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Fully vaccinated members of Congress and staffers are no longer required to wear masks on the House floor, the Capitol attending physician Brian P. Monahan announced Friday.
The updated rules state that lawmakers who are not yet fully vaccinated against COVID-19 must continue to don a face-covering in the chamber. An individual is considered fully vaccinated once they have surpassed the two-week mark from their second dose of either the Pfizer or Moderna vaccines or one dose of the Johnson & Johnson vaccine, according to the Centers for Disease Control and Prevention.
The easing of restrictions is consistent with guidance released by the CDC last month, which determined that fully vaccinated individuals can stop wearing masks indoors at gatherings of any size.
Despite the CDC guidance, Monahan at the time had refused to update House mask-wearing requirements as vaccination rates within the Capitol, especially among Republicans, remained unknown.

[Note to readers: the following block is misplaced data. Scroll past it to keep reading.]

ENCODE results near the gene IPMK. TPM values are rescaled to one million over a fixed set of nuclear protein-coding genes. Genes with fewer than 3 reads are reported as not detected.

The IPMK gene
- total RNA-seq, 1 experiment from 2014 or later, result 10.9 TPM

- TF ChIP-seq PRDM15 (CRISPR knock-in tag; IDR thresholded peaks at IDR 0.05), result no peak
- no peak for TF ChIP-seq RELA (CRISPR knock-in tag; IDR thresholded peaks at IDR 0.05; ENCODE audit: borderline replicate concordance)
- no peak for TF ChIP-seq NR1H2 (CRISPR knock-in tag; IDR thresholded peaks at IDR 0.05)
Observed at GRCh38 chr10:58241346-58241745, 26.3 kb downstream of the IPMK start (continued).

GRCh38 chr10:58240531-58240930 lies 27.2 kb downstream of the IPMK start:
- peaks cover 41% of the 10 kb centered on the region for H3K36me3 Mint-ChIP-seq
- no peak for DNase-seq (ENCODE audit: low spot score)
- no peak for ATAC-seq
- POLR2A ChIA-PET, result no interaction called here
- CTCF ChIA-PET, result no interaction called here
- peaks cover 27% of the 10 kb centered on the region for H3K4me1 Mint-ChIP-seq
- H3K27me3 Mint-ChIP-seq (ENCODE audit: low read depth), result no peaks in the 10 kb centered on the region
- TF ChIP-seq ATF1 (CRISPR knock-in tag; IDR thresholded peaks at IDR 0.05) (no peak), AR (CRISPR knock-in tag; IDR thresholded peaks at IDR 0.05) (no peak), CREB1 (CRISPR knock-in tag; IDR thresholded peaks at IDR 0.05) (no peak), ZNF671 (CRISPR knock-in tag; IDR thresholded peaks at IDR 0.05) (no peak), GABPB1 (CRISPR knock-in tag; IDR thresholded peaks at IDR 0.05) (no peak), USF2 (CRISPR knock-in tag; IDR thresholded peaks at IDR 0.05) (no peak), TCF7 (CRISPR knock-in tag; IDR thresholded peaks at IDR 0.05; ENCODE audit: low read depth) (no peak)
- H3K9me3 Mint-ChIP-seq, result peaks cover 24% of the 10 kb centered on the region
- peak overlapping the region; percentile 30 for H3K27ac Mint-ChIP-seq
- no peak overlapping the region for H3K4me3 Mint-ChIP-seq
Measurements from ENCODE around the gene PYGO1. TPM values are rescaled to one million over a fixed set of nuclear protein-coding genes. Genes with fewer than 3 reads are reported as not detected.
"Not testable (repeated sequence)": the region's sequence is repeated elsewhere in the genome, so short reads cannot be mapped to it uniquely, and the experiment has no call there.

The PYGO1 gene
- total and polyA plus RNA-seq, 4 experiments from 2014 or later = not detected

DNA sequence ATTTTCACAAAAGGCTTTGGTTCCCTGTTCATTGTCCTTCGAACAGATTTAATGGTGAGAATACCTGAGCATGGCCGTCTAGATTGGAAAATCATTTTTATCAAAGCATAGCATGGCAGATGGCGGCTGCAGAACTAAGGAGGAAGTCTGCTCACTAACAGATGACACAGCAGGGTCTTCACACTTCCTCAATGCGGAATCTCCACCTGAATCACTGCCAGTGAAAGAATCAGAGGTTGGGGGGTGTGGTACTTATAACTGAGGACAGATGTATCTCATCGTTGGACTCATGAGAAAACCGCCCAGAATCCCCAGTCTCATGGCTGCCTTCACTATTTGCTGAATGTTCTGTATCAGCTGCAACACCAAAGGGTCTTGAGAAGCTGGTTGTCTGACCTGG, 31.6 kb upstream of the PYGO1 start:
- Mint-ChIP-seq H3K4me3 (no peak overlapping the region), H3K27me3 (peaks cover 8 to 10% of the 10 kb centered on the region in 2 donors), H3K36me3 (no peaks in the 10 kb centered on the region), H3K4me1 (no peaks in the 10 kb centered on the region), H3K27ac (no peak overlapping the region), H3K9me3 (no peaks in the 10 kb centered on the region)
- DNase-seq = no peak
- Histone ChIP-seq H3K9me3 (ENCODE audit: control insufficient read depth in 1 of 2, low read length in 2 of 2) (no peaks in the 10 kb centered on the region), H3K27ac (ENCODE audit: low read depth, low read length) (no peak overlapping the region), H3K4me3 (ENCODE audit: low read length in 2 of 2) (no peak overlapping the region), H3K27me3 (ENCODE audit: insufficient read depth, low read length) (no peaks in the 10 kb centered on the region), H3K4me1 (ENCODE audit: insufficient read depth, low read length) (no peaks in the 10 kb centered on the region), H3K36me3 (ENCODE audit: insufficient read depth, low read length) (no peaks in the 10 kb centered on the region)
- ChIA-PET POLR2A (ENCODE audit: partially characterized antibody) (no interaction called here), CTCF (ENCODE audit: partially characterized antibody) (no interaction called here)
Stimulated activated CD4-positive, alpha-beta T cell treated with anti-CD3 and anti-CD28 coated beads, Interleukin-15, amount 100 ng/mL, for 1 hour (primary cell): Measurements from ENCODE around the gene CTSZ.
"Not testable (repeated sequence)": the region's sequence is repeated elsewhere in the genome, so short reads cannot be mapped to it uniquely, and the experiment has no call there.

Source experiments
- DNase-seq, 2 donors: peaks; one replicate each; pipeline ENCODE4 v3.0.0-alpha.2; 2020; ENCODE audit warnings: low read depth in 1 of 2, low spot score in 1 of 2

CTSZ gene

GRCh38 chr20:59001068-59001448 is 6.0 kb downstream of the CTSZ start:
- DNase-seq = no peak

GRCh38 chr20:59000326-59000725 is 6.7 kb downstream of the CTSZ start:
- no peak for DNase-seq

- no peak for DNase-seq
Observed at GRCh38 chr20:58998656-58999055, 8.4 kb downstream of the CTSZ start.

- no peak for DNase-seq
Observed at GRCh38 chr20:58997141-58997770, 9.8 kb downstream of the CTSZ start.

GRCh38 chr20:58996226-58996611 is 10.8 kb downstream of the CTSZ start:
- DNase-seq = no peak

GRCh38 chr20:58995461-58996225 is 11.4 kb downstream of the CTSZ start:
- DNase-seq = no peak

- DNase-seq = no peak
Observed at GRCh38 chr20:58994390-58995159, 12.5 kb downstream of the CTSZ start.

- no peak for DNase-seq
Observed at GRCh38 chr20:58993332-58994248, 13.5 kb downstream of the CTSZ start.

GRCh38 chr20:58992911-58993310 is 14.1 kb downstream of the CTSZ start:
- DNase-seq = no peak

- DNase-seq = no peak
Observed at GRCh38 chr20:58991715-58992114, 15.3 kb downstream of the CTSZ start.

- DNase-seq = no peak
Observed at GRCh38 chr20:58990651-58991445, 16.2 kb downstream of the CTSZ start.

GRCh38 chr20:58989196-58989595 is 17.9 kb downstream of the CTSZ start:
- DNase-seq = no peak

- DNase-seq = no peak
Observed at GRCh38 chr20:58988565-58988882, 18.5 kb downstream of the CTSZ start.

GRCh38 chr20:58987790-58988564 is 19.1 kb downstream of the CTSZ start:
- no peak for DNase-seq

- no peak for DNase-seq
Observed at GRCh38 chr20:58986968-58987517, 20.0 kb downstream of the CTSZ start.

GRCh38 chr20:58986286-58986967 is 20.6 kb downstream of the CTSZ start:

When previously criticized by GOP members over the issue, House Speaker Nancy Pelosi doubled down on the mask mandate.
“It’s not a, shall we way, subjective decision,” the top Democrat said last month. “This is about science and governance.”
On Friday, Monahan said that the new rules come “in response to considerable rate of vaccination participation and diminishing daily evidence of disease transmission in our community.” According to a senior Democratic aide, Congress has achieved an 85% vaccination rate.
Pelosi’s office did not immediately return Insider’s request for comment.
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Source:: Business Insider – Politics
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